The Torah says that non-Jews will be blessed through Abraham — and that blessing is by faith, not by the Law. Abraham did not need to be given the Law of Moses in order to receive the promise, and his spiritual followers do not need it, either. They are given the blessing even while they are Gentiles, that is, while they are uncircumcised.
Paul concludes: “So then, those who are of faith are blessed along with Abraham, the man of faith” (v. 9). We are blessed in the same way Abraham was: by faith. God’s blessing is by faith.
The curse of the law
Faith is one basis for being declared righteous. Is the law is another? “No,” Paul says. The Law brings penalties, not blessing. “For all who rely on works of the law are under a curse; for it is written, ‘Cursed be everyone who does not abide by all things written in the Book of the Law, and do them’” (v. 10, quoting Deuteronomy 27:26).
The Law is not a way to earn favor with God. It functions in the reverse way, since we all fall short of its demands. If the law is our standard, we are under the threat of a curse. The law can point out where we failed, but it cannot pronounce us righteous; that was not its purpose. If we think we have to observe the Torah, if we want to be under the Law, we will be under its condemnation.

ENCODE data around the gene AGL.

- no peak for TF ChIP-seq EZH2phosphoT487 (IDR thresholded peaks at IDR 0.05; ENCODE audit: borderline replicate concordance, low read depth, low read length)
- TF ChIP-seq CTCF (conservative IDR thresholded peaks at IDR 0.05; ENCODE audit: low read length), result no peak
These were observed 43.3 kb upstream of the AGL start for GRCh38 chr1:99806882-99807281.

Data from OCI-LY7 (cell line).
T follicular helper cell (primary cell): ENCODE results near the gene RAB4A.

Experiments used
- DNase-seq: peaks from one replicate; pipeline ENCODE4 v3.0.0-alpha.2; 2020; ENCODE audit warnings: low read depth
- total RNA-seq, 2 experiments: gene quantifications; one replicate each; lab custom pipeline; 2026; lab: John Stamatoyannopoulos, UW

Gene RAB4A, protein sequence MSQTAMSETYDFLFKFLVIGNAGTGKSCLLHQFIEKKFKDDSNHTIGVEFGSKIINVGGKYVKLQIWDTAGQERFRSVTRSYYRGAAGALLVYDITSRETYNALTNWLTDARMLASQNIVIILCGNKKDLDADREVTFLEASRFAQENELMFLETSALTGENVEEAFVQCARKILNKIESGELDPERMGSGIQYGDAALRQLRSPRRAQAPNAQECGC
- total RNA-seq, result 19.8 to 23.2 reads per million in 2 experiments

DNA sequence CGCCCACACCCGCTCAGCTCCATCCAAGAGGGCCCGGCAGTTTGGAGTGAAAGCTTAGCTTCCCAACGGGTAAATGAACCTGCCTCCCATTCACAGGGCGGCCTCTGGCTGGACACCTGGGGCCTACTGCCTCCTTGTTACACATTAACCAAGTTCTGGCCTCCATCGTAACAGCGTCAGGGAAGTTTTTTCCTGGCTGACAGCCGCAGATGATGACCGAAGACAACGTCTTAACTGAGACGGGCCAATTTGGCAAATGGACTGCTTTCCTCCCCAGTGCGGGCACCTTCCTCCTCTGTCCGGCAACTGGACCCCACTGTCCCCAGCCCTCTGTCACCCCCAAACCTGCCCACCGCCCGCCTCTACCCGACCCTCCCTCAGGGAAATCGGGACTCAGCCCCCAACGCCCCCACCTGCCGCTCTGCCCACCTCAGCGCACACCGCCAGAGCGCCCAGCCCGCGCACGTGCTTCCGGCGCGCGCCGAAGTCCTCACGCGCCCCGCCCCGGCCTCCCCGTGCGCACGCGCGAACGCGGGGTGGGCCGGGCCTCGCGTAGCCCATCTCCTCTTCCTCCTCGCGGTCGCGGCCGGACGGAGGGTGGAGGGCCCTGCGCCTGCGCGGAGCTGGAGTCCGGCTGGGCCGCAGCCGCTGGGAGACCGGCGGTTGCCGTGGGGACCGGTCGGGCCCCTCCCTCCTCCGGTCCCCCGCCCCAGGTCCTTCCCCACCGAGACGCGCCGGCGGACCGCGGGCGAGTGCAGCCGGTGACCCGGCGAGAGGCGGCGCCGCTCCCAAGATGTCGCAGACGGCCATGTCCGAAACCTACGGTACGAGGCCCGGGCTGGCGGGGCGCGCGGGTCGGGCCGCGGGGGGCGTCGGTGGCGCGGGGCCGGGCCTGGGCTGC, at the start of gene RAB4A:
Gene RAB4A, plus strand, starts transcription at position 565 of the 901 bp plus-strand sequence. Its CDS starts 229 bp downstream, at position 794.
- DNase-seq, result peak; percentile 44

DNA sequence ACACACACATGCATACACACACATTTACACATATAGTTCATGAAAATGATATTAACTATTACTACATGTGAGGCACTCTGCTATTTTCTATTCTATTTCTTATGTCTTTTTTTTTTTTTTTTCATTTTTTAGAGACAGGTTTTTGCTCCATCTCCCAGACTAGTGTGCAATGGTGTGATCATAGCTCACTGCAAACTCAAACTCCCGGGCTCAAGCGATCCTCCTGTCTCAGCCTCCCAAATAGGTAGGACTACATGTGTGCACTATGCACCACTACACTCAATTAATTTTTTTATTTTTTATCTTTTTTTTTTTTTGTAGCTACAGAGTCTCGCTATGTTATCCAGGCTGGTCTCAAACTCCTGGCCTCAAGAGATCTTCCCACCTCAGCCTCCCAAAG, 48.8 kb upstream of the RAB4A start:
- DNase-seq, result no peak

Paul concludes, “Now it is evident that no one is justified before God by the law, for ‘The righteous shall live by faith’” (v. 11, quoting Habakkuk 2:4). The Old Testament prophet connected righteousness with faith, not with law.
These two approaches are contradictory: “But the law is not of faith, rather ‘The one who does them shall live by them’” (v. 12, quoting Leviticus 18:5). The problem, Paul implies, is that no one “does them” well enough.
Righteous people should live by faith, but the Law is based on performance. The law emphasizes human effort and external behavior, but salvation is given by grace through faith in what Jesus has done.
Law-keeping cannot earn us God’s favor. If we look to it, it can bring only a curse, since we all fall short. But even in the curse, there is good news — God has provided a solution to our dilemma. It is in the crucifixion of Christ:
“Christ redeemed us from the curse of the law by becoming a curse for us—for it is written, ‘Cursed is everyone who is hanged on a tree’” (v. 13, quoting Deuteronomy 21:23).